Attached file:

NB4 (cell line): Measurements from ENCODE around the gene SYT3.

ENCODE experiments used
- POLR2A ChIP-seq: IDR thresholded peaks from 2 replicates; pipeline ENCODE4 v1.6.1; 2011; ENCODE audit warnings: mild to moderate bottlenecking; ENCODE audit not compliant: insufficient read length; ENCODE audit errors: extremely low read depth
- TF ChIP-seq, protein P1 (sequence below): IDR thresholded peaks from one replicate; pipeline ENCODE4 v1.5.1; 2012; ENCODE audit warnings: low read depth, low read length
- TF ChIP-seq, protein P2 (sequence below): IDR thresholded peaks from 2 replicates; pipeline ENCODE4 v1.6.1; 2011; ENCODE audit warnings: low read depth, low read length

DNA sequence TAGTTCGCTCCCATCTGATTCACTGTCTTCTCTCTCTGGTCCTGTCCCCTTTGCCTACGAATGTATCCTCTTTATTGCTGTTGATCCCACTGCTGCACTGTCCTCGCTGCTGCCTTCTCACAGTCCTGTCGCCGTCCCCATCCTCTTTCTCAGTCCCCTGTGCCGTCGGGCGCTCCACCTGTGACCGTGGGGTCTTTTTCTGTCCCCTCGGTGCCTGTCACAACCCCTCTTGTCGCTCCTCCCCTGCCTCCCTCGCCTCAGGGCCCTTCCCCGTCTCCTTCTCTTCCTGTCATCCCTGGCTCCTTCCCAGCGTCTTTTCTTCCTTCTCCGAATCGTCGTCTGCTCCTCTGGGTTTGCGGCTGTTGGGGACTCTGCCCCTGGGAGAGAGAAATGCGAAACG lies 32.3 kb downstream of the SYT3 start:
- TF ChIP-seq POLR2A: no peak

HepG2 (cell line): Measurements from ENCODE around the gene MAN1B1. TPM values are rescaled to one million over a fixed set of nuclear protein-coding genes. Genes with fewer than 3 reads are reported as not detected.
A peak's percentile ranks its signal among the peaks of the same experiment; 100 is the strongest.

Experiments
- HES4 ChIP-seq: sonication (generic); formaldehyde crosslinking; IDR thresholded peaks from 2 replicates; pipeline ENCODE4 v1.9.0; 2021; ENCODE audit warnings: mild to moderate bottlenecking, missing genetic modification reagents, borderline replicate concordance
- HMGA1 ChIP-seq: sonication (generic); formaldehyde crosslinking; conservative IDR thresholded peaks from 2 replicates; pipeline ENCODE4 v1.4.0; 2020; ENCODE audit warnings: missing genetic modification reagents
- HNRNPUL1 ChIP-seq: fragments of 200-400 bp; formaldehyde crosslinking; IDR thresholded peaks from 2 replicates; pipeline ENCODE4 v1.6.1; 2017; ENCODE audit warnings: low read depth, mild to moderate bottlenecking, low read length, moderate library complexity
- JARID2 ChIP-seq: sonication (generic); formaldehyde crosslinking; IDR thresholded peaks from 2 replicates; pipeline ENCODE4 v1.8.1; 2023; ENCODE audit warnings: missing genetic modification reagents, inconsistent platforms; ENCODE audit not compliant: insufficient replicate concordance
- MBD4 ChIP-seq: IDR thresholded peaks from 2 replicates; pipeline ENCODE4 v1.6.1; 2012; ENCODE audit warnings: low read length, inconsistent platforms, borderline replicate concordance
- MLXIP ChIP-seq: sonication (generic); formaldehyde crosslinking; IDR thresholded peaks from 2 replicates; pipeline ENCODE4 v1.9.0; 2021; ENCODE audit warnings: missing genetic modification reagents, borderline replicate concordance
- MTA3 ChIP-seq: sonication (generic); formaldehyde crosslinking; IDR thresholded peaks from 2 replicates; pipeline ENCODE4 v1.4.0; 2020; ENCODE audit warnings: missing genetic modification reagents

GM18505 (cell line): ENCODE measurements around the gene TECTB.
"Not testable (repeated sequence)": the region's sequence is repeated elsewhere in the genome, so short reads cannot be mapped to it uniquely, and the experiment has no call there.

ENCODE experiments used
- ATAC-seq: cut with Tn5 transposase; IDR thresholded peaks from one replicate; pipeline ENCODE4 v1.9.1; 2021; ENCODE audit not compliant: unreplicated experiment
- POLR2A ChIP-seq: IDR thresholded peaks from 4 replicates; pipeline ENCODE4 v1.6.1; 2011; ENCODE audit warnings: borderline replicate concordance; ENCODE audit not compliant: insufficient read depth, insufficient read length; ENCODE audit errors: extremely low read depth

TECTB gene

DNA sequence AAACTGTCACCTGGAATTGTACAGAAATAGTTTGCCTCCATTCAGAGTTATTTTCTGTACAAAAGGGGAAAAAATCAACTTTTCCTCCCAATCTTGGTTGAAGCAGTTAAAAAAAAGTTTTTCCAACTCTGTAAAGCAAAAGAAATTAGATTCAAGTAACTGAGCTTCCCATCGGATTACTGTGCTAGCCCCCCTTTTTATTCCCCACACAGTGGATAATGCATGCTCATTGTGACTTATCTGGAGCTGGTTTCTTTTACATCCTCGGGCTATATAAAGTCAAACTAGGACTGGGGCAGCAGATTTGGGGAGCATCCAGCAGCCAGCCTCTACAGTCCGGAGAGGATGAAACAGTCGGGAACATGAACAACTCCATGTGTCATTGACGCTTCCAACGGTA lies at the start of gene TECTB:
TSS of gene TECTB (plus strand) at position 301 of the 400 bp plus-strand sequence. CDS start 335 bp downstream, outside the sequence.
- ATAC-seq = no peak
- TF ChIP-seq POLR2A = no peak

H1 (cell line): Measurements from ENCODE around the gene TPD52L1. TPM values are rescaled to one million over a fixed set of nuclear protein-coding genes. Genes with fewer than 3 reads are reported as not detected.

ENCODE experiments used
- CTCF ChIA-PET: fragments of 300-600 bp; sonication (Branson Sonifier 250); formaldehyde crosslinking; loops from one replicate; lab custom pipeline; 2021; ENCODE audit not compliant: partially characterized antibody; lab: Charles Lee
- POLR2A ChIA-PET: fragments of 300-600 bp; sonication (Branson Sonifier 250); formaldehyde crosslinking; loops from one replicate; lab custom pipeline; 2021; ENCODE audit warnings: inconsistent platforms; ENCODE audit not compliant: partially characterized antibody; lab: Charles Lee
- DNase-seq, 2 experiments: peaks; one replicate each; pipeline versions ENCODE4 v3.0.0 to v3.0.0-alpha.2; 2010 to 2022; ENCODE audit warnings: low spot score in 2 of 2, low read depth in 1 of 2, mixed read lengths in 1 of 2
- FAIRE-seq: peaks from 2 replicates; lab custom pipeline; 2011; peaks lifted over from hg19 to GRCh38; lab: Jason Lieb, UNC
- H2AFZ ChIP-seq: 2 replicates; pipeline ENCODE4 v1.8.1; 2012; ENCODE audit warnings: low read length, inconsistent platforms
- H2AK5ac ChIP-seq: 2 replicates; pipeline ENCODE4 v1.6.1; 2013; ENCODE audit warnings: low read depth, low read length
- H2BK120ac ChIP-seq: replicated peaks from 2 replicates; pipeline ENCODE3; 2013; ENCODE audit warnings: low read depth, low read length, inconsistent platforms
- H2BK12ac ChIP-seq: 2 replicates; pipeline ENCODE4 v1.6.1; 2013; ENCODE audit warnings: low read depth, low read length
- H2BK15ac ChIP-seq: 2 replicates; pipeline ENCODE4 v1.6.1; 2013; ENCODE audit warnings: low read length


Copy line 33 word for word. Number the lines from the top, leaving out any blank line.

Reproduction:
- FAIRE-seq: peaks from 2 replicates; lab custom pipeline; 2011; peaks lifted over from hg19 to GRCh38; lab: Jason Lieb, UNC